Vogue just made its first presidential endorsement - here's why

By Robin Givhan

While actress Emma Stone is on the November cover - not Clinton - the word "vote" has been incorporated into a patriotic red, white and blue version of the Vogue logo. Photo / Courtesy of Vogue
While actress Emma Stone is on the November cover - not Clinton - the word "vote" has been incorporated into a patriotic red, white and blue version of the Vogue logo. Photo / Courtesy of Vogue

Vogue has endorsed Hillary Clinton for president. This is a first for the New York-based glossy - and a smart move by the so-called fashion bible.

In an unsigned letter posted on the magazine's website and published in the November print edition, the editors explain: "We understand that Clinton has not always been a perfect candidate, yet her fierce intelligence and considerable experience are reflected in policies and positions that are clear, sound, and hopeful."

The endorsement is accompanied by a 1993 Annie Leibovitz portrait of Clinton that, in the Vogue manner, wraps her in a glow so golden that she practically looks gilded.

And while actress Emma Stone is on the November cover - not Clinton - the word "vote" has been incorporated into a patriotic red, white and blue version of the Vogue logo.

For anyone who follows fashion or politics, this endorsement probably comes as no surprise: Anna Wintour, the magazine's editor-in-chief, has been vocal in her support of Clinton, as well as financially generous to her campaign. Indeed, she is co-hosting a fundraiser for her, alongside designer Diane von Furstenberg and top Clinton aide Huma Abedin, in Washington, DC, on November 3.

But this is the first time that the magazine, as an entity, has endorsed a candidate.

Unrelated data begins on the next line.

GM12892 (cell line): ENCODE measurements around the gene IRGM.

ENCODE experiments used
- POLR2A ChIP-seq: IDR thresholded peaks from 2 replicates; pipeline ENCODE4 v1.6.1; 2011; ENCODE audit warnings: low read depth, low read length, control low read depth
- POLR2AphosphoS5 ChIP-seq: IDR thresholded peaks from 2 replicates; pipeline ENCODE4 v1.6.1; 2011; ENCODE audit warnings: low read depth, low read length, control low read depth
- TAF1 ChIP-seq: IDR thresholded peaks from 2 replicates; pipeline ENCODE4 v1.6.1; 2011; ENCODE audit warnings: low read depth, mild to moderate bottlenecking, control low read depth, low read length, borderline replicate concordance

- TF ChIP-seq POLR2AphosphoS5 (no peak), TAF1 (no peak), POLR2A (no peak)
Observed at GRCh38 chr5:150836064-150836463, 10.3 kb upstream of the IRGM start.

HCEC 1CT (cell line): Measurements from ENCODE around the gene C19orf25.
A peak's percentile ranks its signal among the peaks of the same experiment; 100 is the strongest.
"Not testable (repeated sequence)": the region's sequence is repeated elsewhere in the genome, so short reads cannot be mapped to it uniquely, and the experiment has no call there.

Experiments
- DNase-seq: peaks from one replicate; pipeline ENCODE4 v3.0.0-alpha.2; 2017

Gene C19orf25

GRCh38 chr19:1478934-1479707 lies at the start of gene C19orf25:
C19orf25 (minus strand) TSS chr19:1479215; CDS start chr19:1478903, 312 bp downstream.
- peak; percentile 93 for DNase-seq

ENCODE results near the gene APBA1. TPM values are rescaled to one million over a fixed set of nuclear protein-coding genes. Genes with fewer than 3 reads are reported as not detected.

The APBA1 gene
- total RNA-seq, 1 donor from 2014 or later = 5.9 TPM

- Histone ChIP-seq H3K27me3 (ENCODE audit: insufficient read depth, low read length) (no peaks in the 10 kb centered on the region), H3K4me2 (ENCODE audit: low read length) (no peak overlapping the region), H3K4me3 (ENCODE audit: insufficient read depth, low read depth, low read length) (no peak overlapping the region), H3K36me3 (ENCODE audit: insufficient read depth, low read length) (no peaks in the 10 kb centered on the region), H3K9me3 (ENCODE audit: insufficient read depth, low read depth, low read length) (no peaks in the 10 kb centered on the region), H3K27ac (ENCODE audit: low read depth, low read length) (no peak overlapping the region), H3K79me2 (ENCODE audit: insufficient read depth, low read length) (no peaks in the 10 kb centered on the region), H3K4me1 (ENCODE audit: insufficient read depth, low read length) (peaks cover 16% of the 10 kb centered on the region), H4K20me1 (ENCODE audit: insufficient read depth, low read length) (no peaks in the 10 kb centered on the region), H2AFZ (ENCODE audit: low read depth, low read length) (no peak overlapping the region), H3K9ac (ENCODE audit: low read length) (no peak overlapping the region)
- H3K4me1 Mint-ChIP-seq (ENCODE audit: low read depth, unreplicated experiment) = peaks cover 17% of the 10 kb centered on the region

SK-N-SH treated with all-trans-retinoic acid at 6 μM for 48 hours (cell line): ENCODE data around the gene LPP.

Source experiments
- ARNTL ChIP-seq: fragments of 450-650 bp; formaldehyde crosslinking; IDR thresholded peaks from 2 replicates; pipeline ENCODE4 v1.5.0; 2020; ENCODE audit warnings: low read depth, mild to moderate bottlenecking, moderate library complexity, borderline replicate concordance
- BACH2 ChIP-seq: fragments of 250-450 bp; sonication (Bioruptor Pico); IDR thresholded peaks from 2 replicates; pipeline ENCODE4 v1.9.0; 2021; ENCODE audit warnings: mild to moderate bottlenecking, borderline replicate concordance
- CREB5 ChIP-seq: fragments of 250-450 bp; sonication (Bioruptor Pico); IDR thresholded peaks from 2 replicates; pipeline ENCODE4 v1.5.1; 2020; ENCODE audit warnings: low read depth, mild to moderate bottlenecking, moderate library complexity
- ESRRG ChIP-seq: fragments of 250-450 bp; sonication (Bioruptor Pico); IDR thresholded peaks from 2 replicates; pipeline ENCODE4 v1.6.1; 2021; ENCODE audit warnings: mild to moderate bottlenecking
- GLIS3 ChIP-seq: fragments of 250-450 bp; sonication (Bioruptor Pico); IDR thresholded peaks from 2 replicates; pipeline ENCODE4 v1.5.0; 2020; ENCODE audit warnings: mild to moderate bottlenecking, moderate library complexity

The reason for stepping into the political fray? A representative says it's because of the unique nature of this campaign: It is a spectacle of historic proportion. The country has the potential to elect a woman as president. And the race has been a fraught circus of insults, accusations and falsehoods. The magazine did not want to stand silent.

In speaking to its 1.2 million subscribers, Vogue may well be preaching to the choir, a largely affluent, educated and female readership.

Other fashion magazines are deeply engaged in politics. The politicians who sit down for interviews with Elle or Glamour or Cosmopolitan know it's an opportunity to reach out beyond an audience of political junkies, to get their points across in an environment that is noncombative.

The downside, of course, is that sometimes the resulting stories are so soft-focus that thoughtful criticism and challenging questioning go missing. But it's better that they are having an overly polite conversation than none at all.

Newspapers have a long history of endorsing candidates but with information coming from all directions, can one newspaper endorsement truly tip the scale?

The endorsement in Vogue, however, is much more like an opinion shared at the meeting of an exclusive club. The audience is not broad; on some level, its readers have bought into the Vogue point of view, the Vogue lifestyle, the Vogue message. So perhaps the magazine's endorsement will serve as a reminder to its faithful to go out and do what they know is right.

Vogue lends an air of glamour and panache to whatever appears in its pages. So perhaps it can put a bit of the shine back on the act of voting at a time when so many see their choices as one of two evils.

Vogue does not speak for the entire American fashion industry, but it has outsize influence.

Its endorsement reflects the many ways this multibillion-dollar industry has supported Clinton - whether in fundraising, merchandise design or social messaging.

- Washington Post

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